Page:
CHARLESTON, W. Va. (WOWK) — “Good afternoon, it’s 13 News. We’re looking for Reta Mays, is she home?” we asked while knocking on her door.
For the past several months we have confirmed through multiple sources, that the “person of interest” in the suspicious deaths inside the Clarksburg VA Medical Center is a woman by the name of Reta Mays. On this day, we knocked on the door of her Reynoldsville home, in Harrison County.
“Hello is anyone home?”
Now Reta Mays’s name has surfaced again. She is mentioned three times as a defendant in a federal lawsuit, filed on behalf of the family of Army Sargent Felix McDermott, one of the the VA homicide victims who died from an insulin shot, even though he was not diabetic.
Q: As I go through this compliant I see the name Reta Mays, three times. What is her significance?
“She was definitely involved in his care. She was the first one to do a glucose finger stick after the diagnosis of a severe hypoglycemia,” said Tony O’Dell, an attorney for many VA victims.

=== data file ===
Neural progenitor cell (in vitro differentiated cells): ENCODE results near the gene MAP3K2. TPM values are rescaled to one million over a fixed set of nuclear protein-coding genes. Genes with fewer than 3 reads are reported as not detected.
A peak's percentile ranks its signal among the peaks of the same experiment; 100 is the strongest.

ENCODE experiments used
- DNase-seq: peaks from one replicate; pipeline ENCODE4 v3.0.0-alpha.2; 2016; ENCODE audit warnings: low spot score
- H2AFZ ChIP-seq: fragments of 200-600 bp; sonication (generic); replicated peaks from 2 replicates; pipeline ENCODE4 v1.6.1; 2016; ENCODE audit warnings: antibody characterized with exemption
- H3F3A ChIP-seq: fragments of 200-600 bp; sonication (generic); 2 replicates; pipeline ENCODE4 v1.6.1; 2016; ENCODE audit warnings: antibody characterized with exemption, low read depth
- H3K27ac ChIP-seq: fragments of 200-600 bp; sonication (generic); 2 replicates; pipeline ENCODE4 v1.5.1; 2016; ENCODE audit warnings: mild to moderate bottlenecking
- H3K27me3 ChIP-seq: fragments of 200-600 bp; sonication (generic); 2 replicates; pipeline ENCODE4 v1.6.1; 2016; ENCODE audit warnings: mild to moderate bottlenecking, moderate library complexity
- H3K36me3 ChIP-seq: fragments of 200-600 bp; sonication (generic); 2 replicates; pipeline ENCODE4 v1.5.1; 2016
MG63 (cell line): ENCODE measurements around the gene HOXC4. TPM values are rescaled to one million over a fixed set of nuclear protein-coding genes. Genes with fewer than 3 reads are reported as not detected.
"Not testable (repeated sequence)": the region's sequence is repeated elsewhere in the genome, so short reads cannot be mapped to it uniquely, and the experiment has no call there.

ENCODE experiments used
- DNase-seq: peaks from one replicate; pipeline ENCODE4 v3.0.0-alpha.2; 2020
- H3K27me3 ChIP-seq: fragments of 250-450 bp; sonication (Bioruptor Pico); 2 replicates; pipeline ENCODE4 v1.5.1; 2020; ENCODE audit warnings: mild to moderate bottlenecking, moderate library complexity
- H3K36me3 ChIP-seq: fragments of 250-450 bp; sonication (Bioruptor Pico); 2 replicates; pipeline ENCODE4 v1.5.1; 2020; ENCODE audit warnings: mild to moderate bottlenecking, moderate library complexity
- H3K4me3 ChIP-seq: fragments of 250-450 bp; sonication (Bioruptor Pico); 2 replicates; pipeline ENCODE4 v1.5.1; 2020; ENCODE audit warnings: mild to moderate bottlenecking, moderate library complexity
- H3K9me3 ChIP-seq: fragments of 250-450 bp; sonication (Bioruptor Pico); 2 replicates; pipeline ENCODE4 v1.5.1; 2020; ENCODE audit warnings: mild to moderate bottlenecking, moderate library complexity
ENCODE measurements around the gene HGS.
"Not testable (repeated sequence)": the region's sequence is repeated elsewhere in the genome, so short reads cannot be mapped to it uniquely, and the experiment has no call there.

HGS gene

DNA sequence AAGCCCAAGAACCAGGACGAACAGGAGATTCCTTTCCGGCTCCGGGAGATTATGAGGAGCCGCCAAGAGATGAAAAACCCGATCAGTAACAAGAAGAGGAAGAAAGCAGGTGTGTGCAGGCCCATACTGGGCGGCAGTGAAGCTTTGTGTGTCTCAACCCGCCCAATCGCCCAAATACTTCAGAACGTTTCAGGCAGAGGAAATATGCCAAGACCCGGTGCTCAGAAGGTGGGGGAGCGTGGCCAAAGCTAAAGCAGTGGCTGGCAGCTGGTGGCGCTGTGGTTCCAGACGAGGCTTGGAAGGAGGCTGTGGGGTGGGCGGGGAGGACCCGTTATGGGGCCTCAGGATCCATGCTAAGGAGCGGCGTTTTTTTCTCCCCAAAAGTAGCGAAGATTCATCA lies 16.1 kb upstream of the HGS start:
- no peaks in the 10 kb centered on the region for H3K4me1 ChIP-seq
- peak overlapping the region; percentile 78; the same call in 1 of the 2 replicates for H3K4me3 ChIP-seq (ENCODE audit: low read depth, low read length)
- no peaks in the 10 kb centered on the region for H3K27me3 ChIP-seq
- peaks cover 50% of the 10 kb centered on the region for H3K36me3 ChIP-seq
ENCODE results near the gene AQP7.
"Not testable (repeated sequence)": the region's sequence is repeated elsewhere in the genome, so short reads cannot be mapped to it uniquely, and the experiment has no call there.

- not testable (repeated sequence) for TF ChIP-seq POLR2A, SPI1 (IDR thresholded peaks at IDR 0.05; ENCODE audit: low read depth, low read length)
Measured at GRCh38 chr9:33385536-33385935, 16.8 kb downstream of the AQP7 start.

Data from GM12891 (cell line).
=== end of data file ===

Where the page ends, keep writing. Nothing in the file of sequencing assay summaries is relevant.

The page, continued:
Severe hypoglycemia, which can be prompted by an unwarranted insulin shot, was the cause of Sargent McDermott’s death. Now the question is, who administered it?
Here’s what we know about Reta Mays. She’s a 45-year old former WV corrections officer. and she worked on VA floor 3-A where all the suspicious deaths occurred. And she was terminated by the VA. Sources tells us she claimed to be a Certified Nursing Assistant when applying to the VA, but a state database for those licenses does not turn up her name. Felix McDermott’s daughter told us in November, the VA dropped the ball.
“If they didn’t know she was certified, that should have been in her background check. That should have been something they had on record. That she had her certifications,” said Melanie Proctor, Sgt. McDermott’s Daughter on November 19, 2019.
“We’re not at liberty to discuss certain parts of the case. She was involved actively in Mr. McDermott’s care. And we make that clear in the lawsuit,” said Tony O’Dell, an attorney for several VA victims.
Back at her home in Reynoldsville, we knock again. “Hello it’s 13 News, we’re looking for Reta Mays?”
Finally someone inside the Mays home told us to leave the private property, or they’d call police.
“While Reta Mays has been named in a civil lawsuit, she has not been charged with any crime. But, a federal criminal investigation continues in the Northern District of West Virginia,” said Mark Curtis, 13 News Working for You.